It’s International Day of the Girl! 🎉 6 facts about what we're doing right—and where we still need more work
To answer Beyonce's question about who runs the world, GIRLS is definitely right—especially during today's celebration of International Day of the Girl. After all, girls are capable, they're strong and they are the future.
Today, there certainly is a lot to celebrate about the steps we've made toward gender equality. Here are three big ones that should give us all hope:
1. Schools have noticed an increase in girls interested in STEM
Much has been written about how and why men vastly outnumber women in the fields of science, technology, engineering and mathematics. Less than a quarter of STEM jobs are filled by women, according to the U.S. Department of Commerce and only 16% of female students graduate from STEM subjects, according to the World Economic Forum.
But there are strong indicators we're moving in the right direction: Today's generation of girls are ready to innovate and are showing more interest in STEM subjects in school. With those inquisitive minds engaged + on the case, the future of STEM is looking quite bright.
2. Girls are taking up male-dominated sports like football
With no separate league for little girls in football (unlike softball, soccer and even hockey), it takes a lot of grit for girls to tackle the gridiron. But more and more of them are making names for themselves in the boy's leagues.
From the 11-year-old quarterback leading her team in the North Dakota Youth Football League to the Michigan linebacker doing double duty as Homecoming Queen, girls should be proof to everyone that they have a place in traditionally male-dominated sports. (And NFL players like Cam Newton now know better than to suggest otherwise, because girls aren't afraid to clap back.)
3. Girls outpace boys in college enrollment and graduation
America's girls are reaching for higher educations at higher rates than ever before. Back in 1994, only 63% of recent female high school graduates were enrolled in college in the fall following graduation (along with 61% of boys). By 2012, that number was up to 71% while the boys' numbers remained at 61 percent.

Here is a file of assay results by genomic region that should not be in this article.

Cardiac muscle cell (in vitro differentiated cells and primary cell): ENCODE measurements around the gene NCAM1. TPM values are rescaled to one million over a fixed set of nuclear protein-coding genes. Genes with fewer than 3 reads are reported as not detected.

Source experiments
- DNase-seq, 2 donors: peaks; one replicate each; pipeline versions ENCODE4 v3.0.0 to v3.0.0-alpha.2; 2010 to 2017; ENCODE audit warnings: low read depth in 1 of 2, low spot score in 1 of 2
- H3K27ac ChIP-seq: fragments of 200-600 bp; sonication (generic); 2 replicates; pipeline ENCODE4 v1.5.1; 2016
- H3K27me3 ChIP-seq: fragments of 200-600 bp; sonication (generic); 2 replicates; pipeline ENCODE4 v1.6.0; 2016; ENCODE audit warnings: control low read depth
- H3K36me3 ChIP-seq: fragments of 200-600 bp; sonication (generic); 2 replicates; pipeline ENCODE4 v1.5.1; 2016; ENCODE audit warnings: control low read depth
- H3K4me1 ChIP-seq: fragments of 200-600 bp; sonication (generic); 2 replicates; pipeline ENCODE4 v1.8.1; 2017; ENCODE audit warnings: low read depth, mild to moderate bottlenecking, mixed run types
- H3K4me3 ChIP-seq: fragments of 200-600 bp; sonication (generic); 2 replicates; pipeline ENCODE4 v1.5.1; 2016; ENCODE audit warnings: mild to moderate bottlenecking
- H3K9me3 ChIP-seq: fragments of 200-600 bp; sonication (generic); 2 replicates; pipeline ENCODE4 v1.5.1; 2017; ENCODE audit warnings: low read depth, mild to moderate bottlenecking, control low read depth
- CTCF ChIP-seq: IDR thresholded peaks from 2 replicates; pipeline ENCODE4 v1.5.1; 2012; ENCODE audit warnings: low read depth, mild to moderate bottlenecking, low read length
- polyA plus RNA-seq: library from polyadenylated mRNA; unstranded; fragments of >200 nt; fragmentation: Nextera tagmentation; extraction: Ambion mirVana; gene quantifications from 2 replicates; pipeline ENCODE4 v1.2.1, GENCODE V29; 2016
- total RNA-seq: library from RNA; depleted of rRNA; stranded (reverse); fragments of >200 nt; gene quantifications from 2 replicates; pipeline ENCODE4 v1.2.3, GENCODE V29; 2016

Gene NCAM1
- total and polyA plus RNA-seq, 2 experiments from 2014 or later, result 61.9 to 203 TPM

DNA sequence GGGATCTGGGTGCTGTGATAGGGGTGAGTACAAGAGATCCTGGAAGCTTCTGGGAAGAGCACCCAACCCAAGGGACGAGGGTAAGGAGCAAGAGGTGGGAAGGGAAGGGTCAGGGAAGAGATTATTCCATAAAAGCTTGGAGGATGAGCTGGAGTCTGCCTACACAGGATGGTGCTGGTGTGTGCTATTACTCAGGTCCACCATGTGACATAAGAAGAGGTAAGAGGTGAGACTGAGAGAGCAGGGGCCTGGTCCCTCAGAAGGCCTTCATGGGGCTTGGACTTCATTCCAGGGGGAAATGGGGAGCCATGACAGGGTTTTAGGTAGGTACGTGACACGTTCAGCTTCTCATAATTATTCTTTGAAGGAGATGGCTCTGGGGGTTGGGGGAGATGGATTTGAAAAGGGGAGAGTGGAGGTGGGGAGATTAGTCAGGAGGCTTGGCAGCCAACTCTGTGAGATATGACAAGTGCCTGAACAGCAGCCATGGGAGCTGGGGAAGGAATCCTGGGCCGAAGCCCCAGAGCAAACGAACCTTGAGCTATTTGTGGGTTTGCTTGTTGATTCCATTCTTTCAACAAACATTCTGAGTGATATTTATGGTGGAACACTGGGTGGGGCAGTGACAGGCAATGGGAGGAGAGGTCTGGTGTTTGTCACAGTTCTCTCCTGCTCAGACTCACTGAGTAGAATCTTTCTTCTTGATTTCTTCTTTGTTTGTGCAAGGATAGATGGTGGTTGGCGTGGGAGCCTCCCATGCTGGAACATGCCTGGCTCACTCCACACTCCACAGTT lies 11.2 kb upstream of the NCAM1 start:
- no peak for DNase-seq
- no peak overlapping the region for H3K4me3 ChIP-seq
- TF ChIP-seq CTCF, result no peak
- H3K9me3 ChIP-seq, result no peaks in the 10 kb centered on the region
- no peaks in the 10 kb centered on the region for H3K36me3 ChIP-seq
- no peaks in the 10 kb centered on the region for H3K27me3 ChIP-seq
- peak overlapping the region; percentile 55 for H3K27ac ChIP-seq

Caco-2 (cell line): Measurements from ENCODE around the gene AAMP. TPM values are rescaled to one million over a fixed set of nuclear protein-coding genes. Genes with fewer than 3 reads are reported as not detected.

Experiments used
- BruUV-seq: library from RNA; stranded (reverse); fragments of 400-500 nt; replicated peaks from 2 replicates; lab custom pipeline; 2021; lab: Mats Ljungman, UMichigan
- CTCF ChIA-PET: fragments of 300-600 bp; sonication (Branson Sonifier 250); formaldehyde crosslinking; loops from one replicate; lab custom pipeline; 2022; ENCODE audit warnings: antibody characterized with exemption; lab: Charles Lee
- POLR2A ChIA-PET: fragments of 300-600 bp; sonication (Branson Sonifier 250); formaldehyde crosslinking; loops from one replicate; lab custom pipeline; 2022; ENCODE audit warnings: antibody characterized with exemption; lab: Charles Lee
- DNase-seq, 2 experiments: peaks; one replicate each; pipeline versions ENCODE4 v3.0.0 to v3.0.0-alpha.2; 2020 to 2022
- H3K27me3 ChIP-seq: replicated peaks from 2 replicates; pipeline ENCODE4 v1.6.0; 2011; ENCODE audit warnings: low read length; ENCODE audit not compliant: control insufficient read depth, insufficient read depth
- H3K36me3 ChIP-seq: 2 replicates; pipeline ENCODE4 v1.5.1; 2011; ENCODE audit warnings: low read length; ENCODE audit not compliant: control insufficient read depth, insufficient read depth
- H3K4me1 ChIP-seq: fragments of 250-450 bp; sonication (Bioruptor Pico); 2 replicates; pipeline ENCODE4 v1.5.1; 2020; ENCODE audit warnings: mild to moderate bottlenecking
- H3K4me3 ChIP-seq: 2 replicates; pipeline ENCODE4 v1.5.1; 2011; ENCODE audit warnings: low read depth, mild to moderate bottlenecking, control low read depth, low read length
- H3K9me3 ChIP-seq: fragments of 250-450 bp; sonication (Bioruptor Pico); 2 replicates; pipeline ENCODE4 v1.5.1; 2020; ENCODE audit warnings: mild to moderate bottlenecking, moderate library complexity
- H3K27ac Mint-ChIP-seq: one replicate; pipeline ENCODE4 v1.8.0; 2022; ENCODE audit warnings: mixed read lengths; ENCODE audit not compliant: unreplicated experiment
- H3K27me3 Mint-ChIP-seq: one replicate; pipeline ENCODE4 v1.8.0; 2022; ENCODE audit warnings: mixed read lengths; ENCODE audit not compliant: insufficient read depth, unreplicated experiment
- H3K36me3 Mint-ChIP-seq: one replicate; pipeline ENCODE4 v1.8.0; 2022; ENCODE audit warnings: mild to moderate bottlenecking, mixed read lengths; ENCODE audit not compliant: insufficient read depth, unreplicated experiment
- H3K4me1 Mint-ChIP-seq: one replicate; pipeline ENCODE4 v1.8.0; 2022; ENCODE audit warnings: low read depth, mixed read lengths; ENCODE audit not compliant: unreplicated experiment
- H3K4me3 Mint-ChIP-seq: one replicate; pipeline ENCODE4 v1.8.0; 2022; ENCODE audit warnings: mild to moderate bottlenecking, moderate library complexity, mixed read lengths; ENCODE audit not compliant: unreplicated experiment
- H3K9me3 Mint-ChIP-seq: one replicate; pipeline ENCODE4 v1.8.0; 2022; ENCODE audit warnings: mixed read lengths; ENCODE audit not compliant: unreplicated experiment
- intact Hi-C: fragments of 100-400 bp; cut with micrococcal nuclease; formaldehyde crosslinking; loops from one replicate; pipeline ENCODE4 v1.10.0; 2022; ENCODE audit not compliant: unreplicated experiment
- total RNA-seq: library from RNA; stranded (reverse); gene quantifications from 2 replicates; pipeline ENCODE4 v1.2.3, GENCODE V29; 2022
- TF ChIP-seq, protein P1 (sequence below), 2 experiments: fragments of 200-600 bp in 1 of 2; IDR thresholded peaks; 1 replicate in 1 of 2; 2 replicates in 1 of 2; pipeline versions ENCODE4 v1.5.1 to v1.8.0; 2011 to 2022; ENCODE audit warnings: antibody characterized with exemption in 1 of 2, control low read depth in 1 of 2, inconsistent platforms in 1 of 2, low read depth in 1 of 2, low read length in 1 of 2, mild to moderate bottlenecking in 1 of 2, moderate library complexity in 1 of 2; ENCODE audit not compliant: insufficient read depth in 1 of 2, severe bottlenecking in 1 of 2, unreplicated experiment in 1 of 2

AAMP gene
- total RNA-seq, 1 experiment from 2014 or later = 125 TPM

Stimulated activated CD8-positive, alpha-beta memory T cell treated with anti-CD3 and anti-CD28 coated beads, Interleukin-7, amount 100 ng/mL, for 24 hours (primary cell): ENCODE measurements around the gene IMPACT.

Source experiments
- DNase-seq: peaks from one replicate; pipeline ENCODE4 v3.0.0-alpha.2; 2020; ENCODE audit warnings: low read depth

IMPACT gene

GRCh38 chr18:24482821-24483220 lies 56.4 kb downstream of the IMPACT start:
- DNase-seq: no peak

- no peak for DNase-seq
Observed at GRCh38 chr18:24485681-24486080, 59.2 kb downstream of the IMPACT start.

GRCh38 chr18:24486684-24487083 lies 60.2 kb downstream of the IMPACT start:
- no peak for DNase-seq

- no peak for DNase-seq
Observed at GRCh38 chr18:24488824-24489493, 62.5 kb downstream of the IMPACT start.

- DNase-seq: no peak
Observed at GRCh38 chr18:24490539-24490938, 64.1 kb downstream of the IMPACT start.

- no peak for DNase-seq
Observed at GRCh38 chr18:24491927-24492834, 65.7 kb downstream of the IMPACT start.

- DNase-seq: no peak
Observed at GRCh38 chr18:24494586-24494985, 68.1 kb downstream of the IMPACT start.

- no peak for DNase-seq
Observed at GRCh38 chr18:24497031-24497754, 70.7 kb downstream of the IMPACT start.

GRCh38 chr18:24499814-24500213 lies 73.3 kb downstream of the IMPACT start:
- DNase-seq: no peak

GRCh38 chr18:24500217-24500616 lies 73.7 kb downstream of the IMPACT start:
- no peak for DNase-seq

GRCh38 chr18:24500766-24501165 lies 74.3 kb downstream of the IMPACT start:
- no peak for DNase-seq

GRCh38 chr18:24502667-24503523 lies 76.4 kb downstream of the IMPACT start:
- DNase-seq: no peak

According to the Pew Research Center, women continue to outpace men in terms of educational attainment: In 2016, more women between 25 and 34 (52%) had finished college than men of their age.
Our girls are getting interested in science and sports and they're getting their degrees—but we still have a long way to go when it comes to true equality.
1. We need to get that pay gap in check
According to the Women in the Workplace 2017 study, women remain underrepresented at every level in corporate America despite all those degrees we're getting. And while the gender pay gap has narrowed, we still make less than men and work more once household responsibilities are factored.
2. We need to empower our daughters to speak up
A recent study of more than 10,000 American girls found that even girls with perfect GPAs don't think they are smart enough. And while most girls said they like to be in charge, one in three said she was afraid to act as a leader for fear of being perceived as bossy.
3. We need to boost our daughters' self-esteem
Worldwide, only 46% of girls reported high levels of body esteem. That's a big deal when you consider teaching girls to love their bodies results in higher levels of confidence, resilience and life satisfaction. So fostering good body image is an important pursuit when preparing our daughters to take on a world that still isn't always welcoming to women.
As with everyday, we should celebrate how far we've come and all that our girls can do. But we shouldn't forget how much they—and society in general—could achieve with more support. Let's all start changing culture for the better by empowering the girls of today.
[Originally published: October 11, 2017]